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Russia-Ukraine: How the top stock and bond funds exposed to Russia are performing

Yahoo Finance's Jared Blikre breaks down how Russian stocks are trading at Monday's market open.

Video transcript

BRIAN CHEUNG: Investors cautious about their exposure to Russia might want to check their portfolio for a stock and bond funds that might be exposed. Yahoo Finance's Jared Blikre is here with the update on how some of those Russia-- exposed securities are performing. Jared, any update on what's been going on, especially now that we're crossing into our third, fourth week of the conflict in Ukraine?

JARED BLIKRE: Yeah, you bet, Brian. And first of all, most people are not going to have a lot of exposure to Russian securities or bonds, just because that's kind of a fringe part of the portfolio. Emerging markets, you might have a percentage of that allocated to it and only a fraction of that allocated to Russia. But really interesting to plot what's going on in these markets. I have our Russia heat map on the YFi Interactive. And by the way, options expiration, which we just had last Friday-- and it was a big one-- that plays a part, too.

So let me start with the MOEX. This is the Russian stock index, their benchmark index. And you'll see that this stopped trading in late February. So we had that big down day, cut off from US securities by sanctions. Actually, they also froze their own stock market. And you take a look at some of the bigger names. Here is Yandex, probably the biggest, most popular stock to trade in the US based on Russia ADRs. And you can see that stopped trading around the same time.

Now, I mentioned options expiration. This was kind of a mess Friday because the VanEck Vectors Russia ETF, that stopped trading in early March. But if you were still betting on the bearish action, you could have sold some calls or bought some puts. This was an issue last Friday when a lot of people did not know that automatic-- or excuse me, automatic-- and the phrase is not coming to my mind right now, but automatic execution for those expiring options was on, off. So a lot of confusion here.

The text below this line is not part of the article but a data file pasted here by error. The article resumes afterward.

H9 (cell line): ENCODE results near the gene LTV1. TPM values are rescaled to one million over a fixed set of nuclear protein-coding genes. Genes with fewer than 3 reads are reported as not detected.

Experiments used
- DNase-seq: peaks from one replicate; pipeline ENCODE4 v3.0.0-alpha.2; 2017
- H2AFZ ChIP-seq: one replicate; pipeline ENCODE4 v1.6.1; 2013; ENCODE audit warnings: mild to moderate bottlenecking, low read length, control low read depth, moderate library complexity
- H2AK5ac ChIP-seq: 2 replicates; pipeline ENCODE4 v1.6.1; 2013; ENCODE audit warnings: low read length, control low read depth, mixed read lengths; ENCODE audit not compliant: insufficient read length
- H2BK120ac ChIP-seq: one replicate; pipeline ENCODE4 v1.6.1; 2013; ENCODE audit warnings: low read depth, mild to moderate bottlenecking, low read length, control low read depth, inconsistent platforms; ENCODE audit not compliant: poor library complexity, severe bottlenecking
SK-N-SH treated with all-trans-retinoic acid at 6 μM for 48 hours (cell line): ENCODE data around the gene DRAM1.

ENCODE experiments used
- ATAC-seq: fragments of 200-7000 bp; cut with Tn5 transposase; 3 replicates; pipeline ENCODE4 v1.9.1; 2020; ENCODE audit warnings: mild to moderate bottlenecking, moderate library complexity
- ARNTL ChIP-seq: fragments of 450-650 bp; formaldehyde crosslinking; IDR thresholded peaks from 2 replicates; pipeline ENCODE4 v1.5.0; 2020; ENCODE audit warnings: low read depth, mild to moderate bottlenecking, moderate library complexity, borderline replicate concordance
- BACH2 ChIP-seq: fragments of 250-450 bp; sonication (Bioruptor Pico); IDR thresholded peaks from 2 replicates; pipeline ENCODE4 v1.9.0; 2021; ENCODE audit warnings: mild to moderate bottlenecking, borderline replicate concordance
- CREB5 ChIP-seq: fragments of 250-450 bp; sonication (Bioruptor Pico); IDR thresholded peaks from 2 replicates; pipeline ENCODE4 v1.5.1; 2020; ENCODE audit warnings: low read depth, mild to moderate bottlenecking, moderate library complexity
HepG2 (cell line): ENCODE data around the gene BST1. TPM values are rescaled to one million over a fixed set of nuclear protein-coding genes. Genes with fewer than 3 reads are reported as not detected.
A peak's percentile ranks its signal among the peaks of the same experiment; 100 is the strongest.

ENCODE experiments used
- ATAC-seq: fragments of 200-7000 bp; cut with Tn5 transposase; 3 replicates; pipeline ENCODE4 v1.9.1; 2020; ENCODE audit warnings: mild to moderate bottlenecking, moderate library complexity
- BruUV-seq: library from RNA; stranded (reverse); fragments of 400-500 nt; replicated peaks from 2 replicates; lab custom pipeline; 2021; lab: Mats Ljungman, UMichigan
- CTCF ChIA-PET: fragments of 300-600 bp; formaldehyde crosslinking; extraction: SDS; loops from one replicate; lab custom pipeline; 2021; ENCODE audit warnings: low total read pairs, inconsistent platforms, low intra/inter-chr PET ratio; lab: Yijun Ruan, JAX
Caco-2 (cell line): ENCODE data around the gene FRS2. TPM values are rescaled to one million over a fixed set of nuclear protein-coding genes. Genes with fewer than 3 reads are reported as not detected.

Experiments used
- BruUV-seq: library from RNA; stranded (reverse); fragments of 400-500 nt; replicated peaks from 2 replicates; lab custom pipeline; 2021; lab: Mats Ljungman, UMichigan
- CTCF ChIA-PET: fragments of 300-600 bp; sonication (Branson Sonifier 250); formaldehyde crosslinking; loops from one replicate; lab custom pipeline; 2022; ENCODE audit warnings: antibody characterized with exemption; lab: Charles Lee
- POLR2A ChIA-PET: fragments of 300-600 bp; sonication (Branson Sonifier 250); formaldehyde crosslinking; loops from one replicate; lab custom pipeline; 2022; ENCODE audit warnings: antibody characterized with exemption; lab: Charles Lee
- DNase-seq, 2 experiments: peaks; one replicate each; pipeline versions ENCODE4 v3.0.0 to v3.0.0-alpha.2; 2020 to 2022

But like I said, the average investor not really having a lot of exposure to Russia. Some of the funds where you might find yourself-- so here's one. This is a dividend fund, iShares Emerging Markets Dividend, you can see that's still trading. They do have some Russian exposure, but not a whole lot. What happens with these Russian stocks? They're going to be very difficult to value. Are you going to be able to get certificates for the underlying? Is there going to be a cash payout? I think a lot of these things are still in flux right now.

But nevertheless, it's not only the Russian stocks and Russian markets that have been going kind of haywire. It's also futures in the US. And only today, I want to show everybody, this is a wheat chart. This is a year to date chart. This doesn't look like a huge volatile day. This is up 7%. But that's basically the exchange limit. And we hit that close to the open. We've come up a little bit, so it's still trading under that exchange limit. But as we've seen many times in the past with these futures, we can see that hit both to the downside and the upside, sometimes on the same day.

So in as much as some people might have exposure to food stocks or also to, let's say, ETFs that govern wheat or soybeans or different crops, could have some exposure there. But I think the biggest exposure that we're all facing right now is just in general, what's happening with inflation. And we know that price inflation was a huge deal coming into the crisis. And now because of the additional supply chain disruptions, Russia being a huge exporter of a lot of those commodities, the breadbasket of Europe, all of this shaping up to be a very important event for investors that we need to keep tabs on.

So I don't think the food prices are abating. I think that this is just another surge in the upward direction right now that we're seeing for commodities after a brief pullback. But we'll have to see. All this means there's a lot more volatility in investors' portfolios, Brian.

BRIAN CHEUNG: Auto exercise, was that the options terms you were looking for?

JARED BLIKRE: Thank you.

BRIAN CHEUNG: I got you.

JARED BLIKRE: Thank you for that.

BRIAN CHEUNG: I got you, man. See, that's why we're a good team. Yahoo Finance's Jared Blikre, thanks so much for the breakdown on that front.